When we finished praying, the deacon who’d made the motion looked at me and said, “Now, Pastor, you understand the bills we won’t pay also include your salary.”

That was when Jewel and I were selling stuff out of the house just to make ends meet. But I said to them that, while I had not re­alized the motion also included not paying me, it was OK. If that’s what they felt we should do, I would go along.

So Sunday morning arrived, and we had our usual handful of people. I said nothing to the congregation about what the board had decided. I didn’t make a special appeal, didn’t talk about the prayer we’d prayed, or mention anything about money. The ushers took the morning offering and then another on Sunday night.

I’ve never allowed money to be counted while

the service is going on because I’ve found that those who miss the service to count money grow spiritually dry over time. It’s important that they be in the service and be nourished by the worship and proc­lamation of God’s Word. So we didn’t count the money until after the Sunday night service. (As our church grew, we took this practice a step further and kept the offering in a safe and counted it on Monday morning.)

The two deacons who counted the money that night came to me, looking very happy. “Pastor,” they said, “guess what the offer­ing was today.”

I had no idea. I don’t remember the exact amount now, but more than $1,350 had been given. I was astounded. Not only was our overall giving trending downward, the third Sunday in August is supposed to be one of the lowest Sundays in the year for most churches. It certainly had been for our church — I went back and looked at the records, just to be sure! People are on vacation — and they take their tithes with them. But here we were with a record-breaking offering.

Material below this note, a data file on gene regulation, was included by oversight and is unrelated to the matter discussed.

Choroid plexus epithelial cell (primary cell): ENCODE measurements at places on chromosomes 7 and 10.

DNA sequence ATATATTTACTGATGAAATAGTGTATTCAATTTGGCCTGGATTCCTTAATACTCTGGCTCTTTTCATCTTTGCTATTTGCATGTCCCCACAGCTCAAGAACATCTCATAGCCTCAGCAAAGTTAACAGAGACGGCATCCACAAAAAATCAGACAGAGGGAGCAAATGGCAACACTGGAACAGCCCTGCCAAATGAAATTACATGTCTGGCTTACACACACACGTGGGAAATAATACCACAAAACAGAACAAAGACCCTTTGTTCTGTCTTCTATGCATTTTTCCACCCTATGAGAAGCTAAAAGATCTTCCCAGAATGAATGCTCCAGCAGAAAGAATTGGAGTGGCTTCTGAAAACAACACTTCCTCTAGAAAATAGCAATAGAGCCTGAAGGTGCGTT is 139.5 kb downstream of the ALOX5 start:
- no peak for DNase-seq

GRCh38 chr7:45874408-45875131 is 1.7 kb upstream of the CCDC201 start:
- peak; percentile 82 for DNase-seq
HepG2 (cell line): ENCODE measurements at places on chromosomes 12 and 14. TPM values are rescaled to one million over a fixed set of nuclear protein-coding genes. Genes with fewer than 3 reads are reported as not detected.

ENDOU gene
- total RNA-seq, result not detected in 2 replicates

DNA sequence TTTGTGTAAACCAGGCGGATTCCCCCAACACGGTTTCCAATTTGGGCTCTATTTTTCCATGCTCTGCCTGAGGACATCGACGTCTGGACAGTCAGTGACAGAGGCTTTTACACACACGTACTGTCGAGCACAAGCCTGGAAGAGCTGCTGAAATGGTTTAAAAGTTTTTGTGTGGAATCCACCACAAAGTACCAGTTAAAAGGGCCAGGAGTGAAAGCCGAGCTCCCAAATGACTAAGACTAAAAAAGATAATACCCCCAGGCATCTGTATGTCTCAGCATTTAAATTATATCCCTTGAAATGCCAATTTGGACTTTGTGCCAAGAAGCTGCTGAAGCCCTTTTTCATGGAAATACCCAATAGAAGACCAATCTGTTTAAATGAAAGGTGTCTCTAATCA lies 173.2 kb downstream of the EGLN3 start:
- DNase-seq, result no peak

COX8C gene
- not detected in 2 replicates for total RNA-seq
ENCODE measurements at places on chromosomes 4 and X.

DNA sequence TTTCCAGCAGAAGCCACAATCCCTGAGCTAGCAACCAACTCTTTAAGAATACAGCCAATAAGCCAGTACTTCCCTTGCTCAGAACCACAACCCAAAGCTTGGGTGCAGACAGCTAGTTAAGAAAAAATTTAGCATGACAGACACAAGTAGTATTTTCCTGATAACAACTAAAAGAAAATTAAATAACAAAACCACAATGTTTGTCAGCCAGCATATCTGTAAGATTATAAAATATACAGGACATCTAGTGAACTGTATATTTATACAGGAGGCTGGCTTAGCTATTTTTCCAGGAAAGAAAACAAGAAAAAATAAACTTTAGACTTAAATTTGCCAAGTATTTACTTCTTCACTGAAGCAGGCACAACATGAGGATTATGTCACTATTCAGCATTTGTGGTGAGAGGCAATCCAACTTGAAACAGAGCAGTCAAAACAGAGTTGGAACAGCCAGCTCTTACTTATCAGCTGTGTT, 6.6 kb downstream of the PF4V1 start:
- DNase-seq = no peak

The next morning, as usual, I was in my office, but my thoughts weren’t “usual.” I said to the Lord, “Whatever the lesson is, help me to learn it from this offering.”

Another impression hit. I felt the Lord say quietly, to my heart, George, I’m not interested in building this church on your personal­ity; I’m interested in building it on Mine. Put Me and My cause, My kingdom, front and center, and I’ll take care of you.

The first part — “I’m not interested in building this church on your personality” — was a direct rebuke. I had been 29 when I became pastor of that church and felt I had a great pedi­gree for ministry. I was a missionary kid, an evangelist’s kid, a pas­tor’s kid. I had “seen it all” while growing up in church. I had a bachelor’s degree, a master of divinity degree, even a doctorate in pastoral theology. I was as well trained and prepared as you could get, and I thought I was just the answer to that church’s problems. I was super confident that I would come in and turn things around overnight. Instead, they went south.

What the Lord allowed me to understand in that desert time was that I wouldn’t be the one to turn it around. While it may be true that a leader should build on his or her own strengths, per­sonal strengths are not enough. Unless the Lord builds the house, we labor in vain.

From Road Trip Leadership by George O. Wood (Springfield, Mo.: Gospel Publishing House, 2011). Excerpted with permission.

GEORGE O. WOOD is general superintendent of the Assemblies of God.